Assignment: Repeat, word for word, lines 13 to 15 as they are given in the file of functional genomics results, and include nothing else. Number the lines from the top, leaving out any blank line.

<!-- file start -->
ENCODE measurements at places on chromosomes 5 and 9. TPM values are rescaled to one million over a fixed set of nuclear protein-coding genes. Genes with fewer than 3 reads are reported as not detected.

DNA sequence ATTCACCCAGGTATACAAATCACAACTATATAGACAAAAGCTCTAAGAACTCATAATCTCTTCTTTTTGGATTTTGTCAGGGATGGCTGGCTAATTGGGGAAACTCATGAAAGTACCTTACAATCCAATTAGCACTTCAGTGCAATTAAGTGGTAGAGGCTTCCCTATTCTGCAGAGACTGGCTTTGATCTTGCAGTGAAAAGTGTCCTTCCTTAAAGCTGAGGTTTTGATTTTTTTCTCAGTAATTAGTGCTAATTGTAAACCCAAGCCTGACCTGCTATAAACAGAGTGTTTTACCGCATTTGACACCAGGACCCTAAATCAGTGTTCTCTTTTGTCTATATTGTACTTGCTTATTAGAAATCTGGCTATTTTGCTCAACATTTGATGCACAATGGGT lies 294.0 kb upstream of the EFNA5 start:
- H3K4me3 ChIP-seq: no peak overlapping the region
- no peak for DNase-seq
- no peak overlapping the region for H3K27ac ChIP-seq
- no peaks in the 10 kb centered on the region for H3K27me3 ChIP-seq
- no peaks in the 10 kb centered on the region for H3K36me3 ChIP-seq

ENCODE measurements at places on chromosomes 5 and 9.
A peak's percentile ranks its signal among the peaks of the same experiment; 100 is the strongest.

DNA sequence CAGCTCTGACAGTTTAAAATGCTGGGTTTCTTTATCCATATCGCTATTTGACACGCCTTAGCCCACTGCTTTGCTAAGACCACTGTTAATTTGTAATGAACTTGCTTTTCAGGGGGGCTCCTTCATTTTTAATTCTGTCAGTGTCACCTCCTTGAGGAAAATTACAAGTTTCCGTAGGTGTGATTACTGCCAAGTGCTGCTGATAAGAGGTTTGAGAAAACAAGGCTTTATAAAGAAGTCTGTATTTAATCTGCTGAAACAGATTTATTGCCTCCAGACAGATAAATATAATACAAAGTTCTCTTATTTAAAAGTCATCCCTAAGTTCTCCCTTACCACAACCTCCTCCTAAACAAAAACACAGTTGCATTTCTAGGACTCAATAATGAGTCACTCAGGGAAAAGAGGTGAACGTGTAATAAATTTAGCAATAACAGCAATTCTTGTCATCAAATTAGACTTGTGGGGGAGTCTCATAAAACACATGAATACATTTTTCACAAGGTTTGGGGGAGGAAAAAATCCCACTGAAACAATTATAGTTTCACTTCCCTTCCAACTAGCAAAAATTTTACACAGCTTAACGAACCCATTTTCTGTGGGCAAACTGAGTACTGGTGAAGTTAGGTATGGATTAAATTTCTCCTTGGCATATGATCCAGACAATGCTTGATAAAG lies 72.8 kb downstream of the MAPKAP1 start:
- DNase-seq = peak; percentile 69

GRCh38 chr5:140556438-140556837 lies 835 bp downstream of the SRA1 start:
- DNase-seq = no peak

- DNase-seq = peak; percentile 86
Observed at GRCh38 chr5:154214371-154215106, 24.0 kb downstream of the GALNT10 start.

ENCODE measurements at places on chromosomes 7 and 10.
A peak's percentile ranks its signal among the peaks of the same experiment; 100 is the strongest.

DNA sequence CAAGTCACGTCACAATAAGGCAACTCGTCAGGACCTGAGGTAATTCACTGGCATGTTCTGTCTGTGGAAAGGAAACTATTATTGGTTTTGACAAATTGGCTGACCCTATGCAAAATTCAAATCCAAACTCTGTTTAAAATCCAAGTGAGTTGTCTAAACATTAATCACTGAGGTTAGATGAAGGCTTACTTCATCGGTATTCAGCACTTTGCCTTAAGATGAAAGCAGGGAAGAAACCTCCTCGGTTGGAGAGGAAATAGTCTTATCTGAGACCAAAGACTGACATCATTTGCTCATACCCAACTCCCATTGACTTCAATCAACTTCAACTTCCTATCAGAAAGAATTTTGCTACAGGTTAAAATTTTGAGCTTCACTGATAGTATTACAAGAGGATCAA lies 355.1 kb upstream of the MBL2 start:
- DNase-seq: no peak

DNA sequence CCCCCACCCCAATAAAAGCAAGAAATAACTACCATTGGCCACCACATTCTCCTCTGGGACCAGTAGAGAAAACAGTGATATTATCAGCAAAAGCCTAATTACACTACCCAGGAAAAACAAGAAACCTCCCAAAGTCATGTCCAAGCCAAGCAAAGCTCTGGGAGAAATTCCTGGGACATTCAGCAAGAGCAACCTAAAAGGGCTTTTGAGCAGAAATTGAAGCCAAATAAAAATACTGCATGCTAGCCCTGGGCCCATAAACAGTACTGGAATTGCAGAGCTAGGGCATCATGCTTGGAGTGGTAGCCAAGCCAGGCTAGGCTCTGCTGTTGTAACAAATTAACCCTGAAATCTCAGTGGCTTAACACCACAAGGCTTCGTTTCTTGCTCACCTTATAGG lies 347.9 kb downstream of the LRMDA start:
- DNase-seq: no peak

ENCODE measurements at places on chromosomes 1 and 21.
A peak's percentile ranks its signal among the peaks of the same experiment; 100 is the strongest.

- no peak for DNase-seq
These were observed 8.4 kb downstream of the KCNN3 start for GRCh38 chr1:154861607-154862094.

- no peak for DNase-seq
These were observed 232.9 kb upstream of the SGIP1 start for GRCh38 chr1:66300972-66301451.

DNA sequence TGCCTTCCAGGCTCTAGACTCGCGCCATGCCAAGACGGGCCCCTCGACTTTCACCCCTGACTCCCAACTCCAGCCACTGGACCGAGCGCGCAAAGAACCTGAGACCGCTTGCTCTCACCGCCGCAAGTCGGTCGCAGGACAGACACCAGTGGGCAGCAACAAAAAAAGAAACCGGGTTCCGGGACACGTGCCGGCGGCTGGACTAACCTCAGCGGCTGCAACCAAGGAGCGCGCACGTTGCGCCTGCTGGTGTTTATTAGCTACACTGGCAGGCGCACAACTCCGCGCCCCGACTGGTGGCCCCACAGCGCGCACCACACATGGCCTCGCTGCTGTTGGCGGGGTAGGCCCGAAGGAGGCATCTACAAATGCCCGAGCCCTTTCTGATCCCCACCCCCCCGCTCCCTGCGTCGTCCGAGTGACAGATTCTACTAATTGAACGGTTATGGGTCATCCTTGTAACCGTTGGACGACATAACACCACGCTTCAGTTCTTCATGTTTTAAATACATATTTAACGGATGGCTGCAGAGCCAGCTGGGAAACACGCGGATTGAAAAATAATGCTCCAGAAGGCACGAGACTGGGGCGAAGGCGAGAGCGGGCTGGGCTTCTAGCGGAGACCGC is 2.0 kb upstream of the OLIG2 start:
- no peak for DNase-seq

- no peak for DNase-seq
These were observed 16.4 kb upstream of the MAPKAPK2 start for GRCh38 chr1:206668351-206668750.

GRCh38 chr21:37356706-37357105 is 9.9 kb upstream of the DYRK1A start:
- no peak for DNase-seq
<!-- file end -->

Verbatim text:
- DNase-seq = no peak

- DNase-seq = peak; percentile 86
Observed at GRCh38 chr5:154214371-154215106, 24.0 kb downstream of the GALNT10 start.